When you live where some vacation

Browns Beach 🏝 in Barbados.

Life on an island means water close by, in some form or another.

Oddly enough, ‘Bim’ is noted as a water-scarce island though it’s literally surrounded by an ocean of water, and decorated with (hopefully still) fresh-water springs but we’ll leave that to another post. Today, we’re talking seawater at one beach along on the outskirts of Bridgetown.

One person’s everyday home is someone else’s idea of paradise. When we take time to appreciate the gifts we’re all granted, we can recognize pockets of paradise right where we are.

For years in a bracket of time, this was my daily swimming spot, and dose of fresh air and sunshine, amidst a barrage of studio sessions, rehearsals, coaching workshops, and gigs before I re-designed priorities and a sustainable life rhythm. Browns beach(Carlisle Beach) visits helped me feel refreshed and vibrant in between all the road travel and long hours on my feet in chilly console rooms and hot vocal booths.

Today, I went for a swim and brought a book to read, somehow expecting to see it either the same, or close to what I knew. Boi-yoing! Wow, this beach has changed!

The sand like a horizontal concert hall of close to 150 chairs
Saw this cool bus in the car park opposite the sno-cone man who’s usually in the car park near the main pathway to the beach .

A once open expanse of sand; a popular spot for paddle ball training, family beach gatherings, and random football juggling is filled with 5 congalines of umbrellas and beach chairs in rows like huge ice trays, and an abundance of boating 🛶 and water sport activities. Red buoys, not to be mistaken for my musical brothers, De Red Boyz outline dipping or swimming zones in the water. It could be due to the fact that today’s a weekday, so I’ll do my best to go on a weekend to have a better understanding of how the beach life here is in general nowadays.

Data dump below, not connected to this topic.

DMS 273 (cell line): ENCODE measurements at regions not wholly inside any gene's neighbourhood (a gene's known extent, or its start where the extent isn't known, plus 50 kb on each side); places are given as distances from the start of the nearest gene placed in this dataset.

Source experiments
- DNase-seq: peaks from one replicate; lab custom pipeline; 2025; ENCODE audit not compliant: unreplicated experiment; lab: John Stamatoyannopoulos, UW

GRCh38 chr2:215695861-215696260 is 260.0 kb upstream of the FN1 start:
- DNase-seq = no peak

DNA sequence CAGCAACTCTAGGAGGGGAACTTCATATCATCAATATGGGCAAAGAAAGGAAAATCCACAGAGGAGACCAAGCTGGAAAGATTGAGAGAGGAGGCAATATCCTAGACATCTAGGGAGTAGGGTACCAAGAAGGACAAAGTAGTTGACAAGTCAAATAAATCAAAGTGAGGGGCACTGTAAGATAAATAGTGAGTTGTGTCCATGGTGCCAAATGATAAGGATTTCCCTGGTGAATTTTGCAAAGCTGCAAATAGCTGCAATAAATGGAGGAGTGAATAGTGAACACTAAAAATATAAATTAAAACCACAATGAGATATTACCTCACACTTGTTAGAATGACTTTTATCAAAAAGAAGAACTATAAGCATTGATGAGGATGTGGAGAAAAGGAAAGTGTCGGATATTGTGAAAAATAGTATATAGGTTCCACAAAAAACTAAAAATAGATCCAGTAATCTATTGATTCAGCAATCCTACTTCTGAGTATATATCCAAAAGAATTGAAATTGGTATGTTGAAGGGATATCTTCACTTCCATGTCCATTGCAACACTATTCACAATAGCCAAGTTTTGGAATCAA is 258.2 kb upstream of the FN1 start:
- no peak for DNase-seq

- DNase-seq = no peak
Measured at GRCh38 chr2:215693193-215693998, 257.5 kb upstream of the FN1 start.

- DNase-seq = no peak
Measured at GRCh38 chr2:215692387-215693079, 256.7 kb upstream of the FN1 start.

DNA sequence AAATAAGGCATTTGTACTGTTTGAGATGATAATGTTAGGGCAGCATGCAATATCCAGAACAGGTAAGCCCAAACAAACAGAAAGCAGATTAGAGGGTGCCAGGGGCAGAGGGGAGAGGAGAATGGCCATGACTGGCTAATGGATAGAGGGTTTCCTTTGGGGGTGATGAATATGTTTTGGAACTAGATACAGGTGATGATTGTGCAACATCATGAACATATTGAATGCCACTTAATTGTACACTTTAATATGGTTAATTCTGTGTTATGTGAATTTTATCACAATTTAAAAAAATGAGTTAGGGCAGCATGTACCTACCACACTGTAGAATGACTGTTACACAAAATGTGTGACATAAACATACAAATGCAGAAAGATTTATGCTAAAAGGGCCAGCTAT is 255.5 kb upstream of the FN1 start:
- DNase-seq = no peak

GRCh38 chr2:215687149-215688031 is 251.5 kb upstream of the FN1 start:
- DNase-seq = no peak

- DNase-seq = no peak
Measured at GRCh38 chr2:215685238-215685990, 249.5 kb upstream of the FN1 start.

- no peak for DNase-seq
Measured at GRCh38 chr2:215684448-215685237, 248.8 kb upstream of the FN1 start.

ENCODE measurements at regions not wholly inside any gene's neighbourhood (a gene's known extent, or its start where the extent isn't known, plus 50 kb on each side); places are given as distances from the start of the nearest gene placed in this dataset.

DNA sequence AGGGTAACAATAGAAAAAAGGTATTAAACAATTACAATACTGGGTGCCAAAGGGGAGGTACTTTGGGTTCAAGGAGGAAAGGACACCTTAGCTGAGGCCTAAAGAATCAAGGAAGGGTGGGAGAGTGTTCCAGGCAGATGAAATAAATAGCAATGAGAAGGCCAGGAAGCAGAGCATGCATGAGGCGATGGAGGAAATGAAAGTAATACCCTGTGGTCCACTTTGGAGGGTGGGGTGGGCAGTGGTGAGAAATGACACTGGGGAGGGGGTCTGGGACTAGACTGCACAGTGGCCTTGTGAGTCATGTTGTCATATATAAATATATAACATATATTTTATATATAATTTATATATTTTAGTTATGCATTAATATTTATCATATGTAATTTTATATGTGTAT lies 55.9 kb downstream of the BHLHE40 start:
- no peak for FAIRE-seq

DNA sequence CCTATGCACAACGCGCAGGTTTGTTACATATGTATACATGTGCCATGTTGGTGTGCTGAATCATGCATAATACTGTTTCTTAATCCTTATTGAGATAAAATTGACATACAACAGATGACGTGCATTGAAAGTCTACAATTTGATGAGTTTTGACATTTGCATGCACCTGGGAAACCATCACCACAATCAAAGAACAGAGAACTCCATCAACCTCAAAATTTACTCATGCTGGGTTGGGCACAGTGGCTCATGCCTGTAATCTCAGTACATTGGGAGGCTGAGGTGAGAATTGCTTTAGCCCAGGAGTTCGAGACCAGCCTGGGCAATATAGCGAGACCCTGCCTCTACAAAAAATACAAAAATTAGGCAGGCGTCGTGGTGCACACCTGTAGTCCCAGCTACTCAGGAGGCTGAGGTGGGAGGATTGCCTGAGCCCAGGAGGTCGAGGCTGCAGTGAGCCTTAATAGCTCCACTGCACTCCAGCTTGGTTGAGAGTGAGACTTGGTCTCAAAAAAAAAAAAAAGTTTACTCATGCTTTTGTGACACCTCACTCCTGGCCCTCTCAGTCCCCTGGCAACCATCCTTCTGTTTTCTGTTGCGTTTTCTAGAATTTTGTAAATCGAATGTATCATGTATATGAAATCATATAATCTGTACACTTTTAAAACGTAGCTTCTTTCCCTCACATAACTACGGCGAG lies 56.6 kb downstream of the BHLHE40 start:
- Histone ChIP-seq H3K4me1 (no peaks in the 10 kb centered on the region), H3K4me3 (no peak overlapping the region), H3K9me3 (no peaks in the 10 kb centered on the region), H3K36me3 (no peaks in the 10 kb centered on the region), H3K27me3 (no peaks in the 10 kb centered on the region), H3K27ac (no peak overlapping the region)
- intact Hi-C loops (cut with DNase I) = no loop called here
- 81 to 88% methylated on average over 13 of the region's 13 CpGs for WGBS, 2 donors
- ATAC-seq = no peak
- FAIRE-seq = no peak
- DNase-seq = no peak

Browns beach is a long expanse of sand and sea, so there’s still there’s room for many as it is now, yet in the midst of a local uproar about nationals being not-so-subtly inched off the shores to accommodate the agenda of upscale hotels who cater specifically to the booming influx of visitors…it’s something to note.

So I noticed that I was the only woman of colour on the entire beach at that time – not the first time in my life being the only one in a crowd having travelled quite a bit…but it’s the first time experiencing this in Barbados. My blood family is a walking Benetton ad, with many shades of faces and nationalities and I’ve observed that we all breathe, bleed and use the bathroom the same no matter what class, colour or creed – God loves us all…so I stayed, sat, read, swam, and exercised…but I noticed it.

Memories of travelling to Jamaica and parts of Cuba and being told there’s a fee for going to the beach, or “we can’t go there” flashed into my mind…and I wondered, “that didn’t happen overnight…must’ve started somewhere. “What were the signs that led to that, and was I witnessing one in motion?

A beautiful sign at the entrance, sharing location and safety info. Barbados is a popular  destination for travellers, and from the time a Bajan child enters primary school, the slogan ‘Tourism Is Our Business…Let’s Play Our Part” is inhaled through TV and initiatives. As a traveller, I’ve been a visitor and the more I think about it, the more I appreciate the place and people who live where I visit…even when their affection for their homeland changes temperature – through a visitor’s eyes, one person’s everyday home is another person’s slice of paradise.